20240213 al gergawi
Mohammed AlGergawi, Minister of Cabinet Affairs and Chairman of the World Government Summit, delivering the opening address at the World Government Summit in Dubai. Image Credit: Virendra Saklani/Gulf News

Dubai consistently sets higher standards, driven by a commitment to excellence in public service, which has become the hallmark of the Dubai government’s approach. This ethos of surpassing expectations was vividly on display at the recent World Government Summit, attended by nearly 4,000 distinguished figures ranging from presidents and government leaders to industry executives and experts.

This year’s edition was held under the theme of ‘Shaping Future Governments’ “emphasising the impact of modern technology on societies, including its benefits and potential risks. This theme is particularly thought-provoking, highlighting a forward-looking perspective at a time when many nations are embroiled in historical conflicts that consume vast amounts of human life and resources.

Mohammed Al Gergawi’s opening speech highlighted this point clearly by revealing a staggering statistic: the annual cost of conflicts is $17 trillion, an amount that could address humanity’s most pressing issues, such as poverty, illiteracy, and disease.

The discussions at the summit primarily focused on the transformative impact of artificial intelligence (AI) on humanity and development, signalling the advent of a fourth scientific revolution and a new era for human civilisation. This revolution is powered by AI technologies capable of diagnosing a multitude of diseases, including incurable ones, from a single blood sample.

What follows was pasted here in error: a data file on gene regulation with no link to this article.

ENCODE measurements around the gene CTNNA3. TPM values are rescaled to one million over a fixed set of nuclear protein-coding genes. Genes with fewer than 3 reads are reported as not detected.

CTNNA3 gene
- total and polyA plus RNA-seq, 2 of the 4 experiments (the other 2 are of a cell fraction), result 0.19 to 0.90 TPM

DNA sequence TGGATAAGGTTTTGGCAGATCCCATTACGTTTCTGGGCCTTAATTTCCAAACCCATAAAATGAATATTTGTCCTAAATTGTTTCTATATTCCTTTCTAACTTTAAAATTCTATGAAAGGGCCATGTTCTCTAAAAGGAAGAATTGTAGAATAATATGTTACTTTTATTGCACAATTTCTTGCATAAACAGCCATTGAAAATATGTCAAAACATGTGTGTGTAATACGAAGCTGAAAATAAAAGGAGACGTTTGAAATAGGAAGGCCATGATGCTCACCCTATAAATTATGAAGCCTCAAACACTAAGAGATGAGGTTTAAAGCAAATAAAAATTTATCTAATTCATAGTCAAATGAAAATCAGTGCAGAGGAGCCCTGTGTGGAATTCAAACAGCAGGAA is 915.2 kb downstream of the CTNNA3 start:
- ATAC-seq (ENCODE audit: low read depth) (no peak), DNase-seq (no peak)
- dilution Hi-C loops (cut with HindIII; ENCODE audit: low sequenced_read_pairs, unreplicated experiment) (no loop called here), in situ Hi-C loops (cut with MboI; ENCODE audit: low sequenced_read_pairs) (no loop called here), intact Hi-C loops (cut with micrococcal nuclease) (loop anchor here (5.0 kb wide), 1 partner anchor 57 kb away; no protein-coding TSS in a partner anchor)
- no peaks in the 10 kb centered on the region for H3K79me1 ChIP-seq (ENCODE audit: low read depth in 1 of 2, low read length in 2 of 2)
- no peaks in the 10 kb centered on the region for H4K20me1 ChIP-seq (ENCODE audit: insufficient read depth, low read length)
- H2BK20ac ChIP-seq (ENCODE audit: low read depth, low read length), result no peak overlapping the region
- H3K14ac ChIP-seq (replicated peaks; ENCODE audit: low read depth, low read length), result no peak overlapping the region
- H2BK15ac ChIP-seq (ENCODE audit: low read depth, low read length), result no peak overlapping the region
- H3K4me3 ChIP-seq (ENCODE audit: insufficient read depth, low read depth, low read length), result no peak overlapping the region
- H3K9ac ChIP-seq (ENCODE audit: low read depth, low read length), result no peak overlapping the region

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The rise of AI

AI’s capabilities extend to condensing a fifty-page document into a concise summary within just five seconds, proposing alternative energy solutions, and demonstrating a capacity that has expanded a thousandfold in just the past year. Its sophistication and complexity are on the rise, offering solutions across various sectors, including public administration (government), economic institution management, private sector, and societal security.

However, this technological development also has downsides, particularly as it can intensify the brutality of wars and enhance the pursuit of adversaries. One of the critical concerns is its role in “hijacking public opinion.” The proliferation of fake news is alarming, with the number of fake video broadcasts doubling last year to reach half a million. This surge in misinformation has made swaying public opinion much easier and more impactful than ever in human history.

AI has reached a level of sophistication where it can convincingly replicate an individual’s voice and image, fabricating scenarios involving people they have never met. This capability is growing at an unprecedented rate, outpacing both natural immunity and the spread of information, which raises significant concerns about trust in governments and the financial stability of companies.

As one speaker aptly noted, AI, much like a car, can facilitate our journey to desired destinations, but in the wrong hands, it has the potential to cause harm.

At the summit, there was a palpable sense of apprehension regarding the future, underscored by the World Health Organisation’s Secretary-General’s statement. He warned of an inevitable global pandemic, emphasising the necessity for the world to learn from the initial outbreak — a lesson it appears yet to have fully gravitated.